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"The price of living might not be the soul, which seems pretty securely attached, but the spirit …"

I'm scheduled to be on an airplane morning after tomorrow and I already feel the pull. I have grown to despise flying. I suspect this feeling represents an intimation of encroaching old age, for I used to love to fly, even commuting to and from one job by air: down on Monday morning, back home Thursday or Friday night, but only for three years. Then, too, I'd retire somewhere on Sunday night and attempt to collect my spirit for the upcoming week, for flying discombobulates the spirit, even if one finds the experience uplifting, which I no longer do. I've long believed that the human spirit moves, through long tradition, at about the speed of a walking horse. Of course airplanes move a couple of orders of magnitude faster, which means that the spirit ends up chasing after the passenger until said passenger manages to sit still long enough for said spirit to catch up and reconnect. I'm reasonably certain that my spirit will be playing frantic catch-up until at least fifty years after I'm planted without this week's impending departure. I can feel the pull.

The pull comes from opposite directions.
One side pulls me forward while the other attempts and fails to anchor me down. I imagine my spirit speed-walking (seven point five miles per hour) somewhere between Pittsburgh and Omaha, trying to make up time lost on a transcontinental weekend jaunt to New York City in 1994 to introduce my second wife to Carnegie Hall, or stuck in a snowdrift in the Southern Rockies trying to make up for a series of business trips to Santa Fe a decade later. If I were a walking horse, I might have just laid down and surrendered by now, but my spirit only moves like a walking horse. It's apparently more spirited than any horse ever was. It still seems to complain when I schedule another jaunt by air.

I want to be there this week, but I also want to be here. When I'm here, there tugs and pulls enough to give me little respite. When I'm there, here tugs back. It's a wonder my spirit knows where to set his compass heading to reconnect with me. I'm reasonably certain that I do not know the proper setting myself. I might have been better had I been born in the Middle Ages, a time when well-traveled meant that one had trudged perhaps a hundred miles from their birthplace by the time they died. That walking horse of a spirit never had any difficulty keeping up with anybody then, and deficits of the kind commonly carried today were unknown, for even long-distance travelers riding on sailing ships hardly averaged the speed of a walking horse, and when they did, doldrums would compensate for any lead. It all averaged out in the end.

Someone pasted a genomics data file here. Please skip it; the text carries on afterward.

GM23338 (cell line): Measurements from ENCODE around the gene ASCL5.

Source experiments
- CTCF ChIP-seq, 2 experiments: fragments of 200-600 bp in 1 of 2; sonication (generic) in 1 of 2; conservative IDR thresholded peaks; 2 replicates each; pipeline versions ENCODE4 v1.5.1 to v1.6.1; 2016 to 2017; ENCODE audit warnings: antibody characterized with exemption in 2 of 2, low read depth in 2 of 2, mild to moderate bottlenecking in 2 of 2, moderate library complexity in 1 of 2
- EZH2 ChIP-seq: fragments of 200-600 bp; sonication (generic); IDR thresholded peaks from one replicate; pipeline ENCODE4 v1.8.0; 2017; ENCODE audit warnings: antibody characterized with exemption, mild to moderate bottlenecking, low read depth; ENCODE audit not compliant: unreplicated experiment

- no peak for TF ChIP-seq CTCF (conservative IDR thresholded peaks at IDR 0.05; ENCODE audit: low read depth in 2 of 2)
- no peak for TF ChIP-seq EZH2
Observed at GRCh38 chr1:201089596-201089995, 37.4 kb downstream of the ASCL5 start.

Now, we maintain raggedly open ends. Most of us will not have a chance of reconnecting with that plodding spirit before we leave this earthy plane, and can only hope (dare we pray?) that spirit and body might manage some sort of reunion in whatever amounts to a next life. Until then, we move like open vessels, one end wide open and vulnerable to whatever sneaks in to fill the spirit void we each seem to carry around with us. I get all maudlin and reflective before I depart, feeling a little guilty that I seem to be ditching some essential part of myself again. The price of living might not be the soul, which seems pretty securely attached, but the spirit, whose presence seems to wax and wane and sometimes complain that I'm not extending a decent chance for it to ever catch up to me again.

©2018 by David A. Schmaltz - all rights reserved

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